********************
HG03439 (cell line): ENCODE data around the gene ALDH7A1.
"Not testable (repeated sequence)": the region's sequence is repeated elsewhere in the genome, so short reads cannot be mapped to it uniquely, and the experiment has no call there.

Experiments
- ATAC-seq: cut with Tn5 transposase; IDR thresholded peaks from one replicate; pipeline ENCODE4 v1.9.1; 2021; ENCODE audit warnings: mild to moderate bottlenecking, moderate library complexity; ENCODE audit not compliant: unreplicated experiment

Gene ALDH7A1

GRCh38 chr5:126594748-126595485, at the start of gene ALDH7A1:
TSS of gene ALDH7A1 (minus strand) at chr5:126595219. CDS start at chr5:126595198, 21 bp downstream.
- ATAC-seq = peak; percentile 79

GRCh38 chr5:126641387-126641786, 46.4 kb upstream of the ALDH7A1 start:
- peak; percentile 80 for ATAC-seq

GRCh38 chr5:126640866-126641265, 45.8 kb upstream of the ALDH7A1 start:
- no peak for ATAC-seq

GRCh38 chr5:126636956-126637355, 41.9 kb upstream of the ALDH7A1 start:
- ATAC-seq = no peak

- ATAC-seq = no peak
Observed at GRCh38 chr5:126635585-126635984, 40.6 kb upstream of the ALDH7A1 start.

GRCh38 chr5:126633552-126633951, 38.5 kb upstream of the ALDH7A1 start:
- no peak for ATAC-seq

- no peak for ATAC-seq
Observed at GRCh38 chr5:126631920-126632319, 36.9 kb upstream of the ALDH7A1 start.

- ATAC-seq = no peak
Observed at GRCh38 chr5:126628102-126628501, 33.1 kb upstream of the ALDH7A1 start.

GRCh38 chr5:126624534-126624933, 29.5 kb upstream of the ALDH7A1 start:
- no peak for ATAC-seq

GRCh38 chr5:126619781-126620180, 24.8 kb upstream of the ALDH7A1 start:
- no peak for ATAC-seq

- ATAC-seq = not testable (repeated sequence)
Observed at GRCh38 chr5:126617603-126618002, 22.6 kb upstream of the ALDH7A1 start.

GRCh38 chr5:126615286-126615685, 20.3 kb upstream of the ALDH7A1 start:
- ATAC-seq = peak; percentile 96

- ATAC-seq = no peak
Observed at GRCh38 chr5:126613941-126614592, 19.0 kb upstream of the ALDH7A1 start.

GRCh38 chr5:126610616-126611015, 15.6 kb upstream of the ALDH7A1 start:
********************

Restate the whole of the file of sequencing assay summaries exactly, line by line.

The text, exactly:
HG03439 (cell line): ENCODE data around the gene ALDH7A1.
"Not testable (repeated sequence)": the region's sequence is repeated elsewhere in the genome, so short reads cannot be mapped to it uniquely, and the experiment has no call there.

Experiments
- ATAC-seq: cut with Tn5 transposase; IDR thresholded peaks from one replicate; pipeline ENCODE4 v1.9.1; 2021; ENCODE audit warnings: mild to moderate bottlenecking, moderate library complexity; ENCODE audit not compliant: unreplicated experiment

Gene ALDH7A1

GRCh38 chr5:126594748-126595485, at the start of gene ALDH7A1:
TSS of gene ALDH7A1 (minus strand) at chr5:126595219. CDS start at chr5:126595198, 21 bp downstream.
- ATAC-seq = peak; percentile 79

GRCh38 chr5:126641387-126641786, 46.4 kb upstream of the ALDH7A1 start:
- peak; percentile 80 for ATAC-seq

GRCh38 chr5:126640866-126641265, 45.8 kb upstream of the ALDH7A1 start:
- no peak for ATAC-seq

GRCh38 chr5:126636956-126637355, 41.9 kb upstream of the ALDH7A1 start:
- ATAC-seq = no peak

- ATAC-seq = no peak
Observed at GRCh38 chr5:126635585-126635984, 40.6 kb upstream of the ALDH7A1 start.

GRCh38 chr5:126633552-126633951, 38.5 kb upstream of the ALDH7A1 start:
- no peak for ATAC-seq

- no peak for ATAC-seq
Observed at GRCh38 chr5:126631920-126632319, 36.9 kb upstream of the ALDH7A1 start.

- ATAC-seq = no peak
Observed at GRCh38 chr5:126628102-126628501, 33.1 kb upstream of the ALDH7A1 start.

GRCh38 chr5:126624534-126624933, 29.5 kb upstream of the ALDH7A1 start:
- no peak for ATAC-seq

GRCh38 chr5:126619781-126620180, 24.8 kb upstream of the ALDH7A1 start:
- no peak for ATAC-seq

- ATAC-seq = not testable (repeated sequence)
Observed at GRCh38 chr5:126617603-126618002, 22.6 kb upstream of the ALDH7A1 start.

GRCh38 chr5:126615286-126615685, 20.3 kb upstream of the ALDH7A1 start:
- ATAC-seq = peak; percentile 96

- ATAC-seq = no peak
Observed at GRCh38 chr5:126613941-126614592, 19.0 kb upstream of the ALDH7A1 start.

GRCh38 chr5:126610616-126611015, 15.6 kb upstream of the ALDH7A1 start: